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Ernst & Young Plays Both Sides

Accounting firm advised state on incentives program, companies on how to tap it

Ernst & Young, the international firm known best for its accounting services, has become a player on both sides of incentives policy in North Carolina.

The company established a cozy relationship with state officials through an incentives bill it helped create in 2001, the N.C. Economic Stimulus and Job Creation Act. The Department of Commerce hired Ernst & Young to study incentives in Southeastern states, and its findings were a significant contribution to the new bill. It was enacted into law in 2002.

As the law was developed, Ernst & Young also advised Time Warner Inc. on how to extract incentives from the department, essentially working both ends of the issue.

At the time, the media giant planned to create a campus of 1,100 employees in Charlotte for its cable operations. The Charlotte Observer reported that Time Warner’s project depended on legislative approval of the program and that the company could reap as much as $55 million in incentives.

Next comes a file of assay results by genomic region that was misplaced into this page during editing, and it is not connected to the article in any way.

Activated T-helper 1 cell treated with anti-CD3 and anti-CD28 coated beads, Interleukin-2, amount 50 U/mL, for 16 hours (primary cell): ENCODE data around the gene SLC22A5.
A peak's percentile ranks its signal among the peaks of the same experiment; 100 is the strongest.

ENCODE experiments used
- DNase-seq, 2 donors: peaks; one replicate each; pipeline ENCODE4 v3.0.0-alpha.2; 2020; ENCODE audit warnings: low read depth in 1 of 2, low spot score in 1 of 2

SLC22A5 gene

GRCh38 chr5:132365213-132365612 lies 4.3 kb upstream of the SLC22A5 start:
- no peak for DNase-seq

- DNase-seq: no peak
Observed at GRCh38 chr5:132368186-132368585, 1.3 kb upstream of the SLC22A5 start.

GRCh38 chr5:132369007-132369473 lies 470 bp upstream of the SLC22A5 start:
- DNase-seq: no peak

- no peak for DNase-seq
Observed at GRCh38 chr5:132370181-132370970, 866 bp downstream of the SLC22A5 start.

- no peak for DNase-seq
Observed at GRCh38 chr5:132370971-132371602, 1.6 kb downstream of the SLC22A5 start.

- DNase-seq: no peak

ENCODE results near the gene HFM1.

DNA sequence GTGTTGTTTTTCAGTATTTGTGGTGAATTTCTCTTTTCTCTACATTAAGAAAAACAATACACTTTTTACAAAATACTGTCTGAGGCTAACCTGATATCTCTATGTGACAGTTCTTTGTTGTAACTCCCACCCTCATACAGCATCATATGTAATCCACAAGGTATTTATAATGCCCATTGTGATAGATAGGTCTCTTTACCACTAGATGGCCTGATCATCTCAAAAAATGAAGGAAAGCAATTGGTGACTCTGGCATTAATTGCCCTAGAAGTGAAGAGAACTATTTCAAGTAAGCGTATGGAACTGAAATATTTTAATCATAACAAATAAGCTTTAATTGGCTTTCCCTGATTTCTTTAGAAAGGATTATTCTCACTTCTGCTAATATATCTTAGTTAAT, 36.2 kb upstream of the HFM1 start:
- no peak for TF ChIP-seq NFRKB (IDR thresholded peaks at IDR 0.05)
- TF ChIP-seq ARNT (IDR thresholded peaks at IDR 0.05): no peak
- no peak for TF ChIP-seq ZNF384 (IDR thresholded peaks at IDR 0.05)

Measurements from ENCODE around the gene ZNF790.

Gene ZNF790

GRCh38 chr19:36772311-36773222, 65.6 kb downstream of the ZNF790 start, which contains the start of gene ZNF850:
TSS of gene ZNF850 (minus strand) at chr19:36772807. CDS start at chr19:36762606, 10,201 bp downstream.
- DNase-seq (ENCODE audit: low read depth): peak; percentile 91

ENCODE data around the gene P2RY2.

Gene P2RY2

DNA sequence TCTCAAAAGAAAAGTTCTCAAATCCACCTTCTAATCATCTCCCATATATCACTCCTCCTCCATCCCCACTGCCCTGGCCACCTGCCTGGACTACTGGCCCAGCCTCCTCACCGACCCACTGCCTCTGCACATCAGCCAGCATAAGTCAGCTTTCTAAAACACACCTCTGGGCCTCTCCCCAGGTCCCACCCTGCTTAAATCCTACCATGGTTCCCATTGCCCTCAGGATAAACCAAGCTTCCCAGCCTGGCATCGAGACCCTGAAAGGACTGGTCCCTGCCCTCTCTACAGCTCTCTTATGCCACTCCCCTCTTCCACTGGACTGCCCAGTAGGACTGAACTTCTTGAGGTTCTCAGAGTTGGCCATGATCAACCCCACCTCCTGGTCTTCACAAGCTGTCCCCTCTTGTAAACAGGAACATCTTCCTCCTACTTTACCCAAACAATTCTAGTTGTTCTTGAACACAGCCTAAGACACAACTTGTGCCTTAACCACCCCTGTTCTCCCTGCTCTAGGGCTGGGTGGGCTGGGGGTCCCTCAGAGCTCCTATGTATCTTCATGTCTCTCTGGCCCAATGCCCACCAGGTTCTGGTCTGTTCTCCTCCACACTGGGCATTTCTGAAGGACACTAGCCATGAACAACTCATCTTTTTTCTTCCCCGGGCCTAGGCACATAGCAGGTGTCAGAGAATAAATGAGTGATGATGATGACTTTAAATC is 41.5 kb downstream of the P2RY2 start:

Media scrutiny, and an admission by a Time Warner official that the company had already decided to come to Charlotte, apparently thwarted the deal to get incentives. However, the company announced in March 2004 that it would expand in Charlotte, adding 350 new jobs. Time Warner could receive up to $4.2 million in incentives related to the expansion.

Ernst & Young also negotiated with states in 2001 on behalf of The Boeing Company, when the airplane manufacturer moved its headquarters from Seattle to Chicago. Boeing received a reported $63 million in incentives from Illinois, far surpassing offers from Texas and Colorado.

Washington gave Boeing $3.2 billion in tax incentives in June 2003 to assemble its new 7E7 Dreamliner, even though the company has reduced its workforce in the state since 1998, from 104,000 to about 53,000. That bid won out out over North Carolina’s $534 million package.

Carrington is associate publisher of Carolina Journal.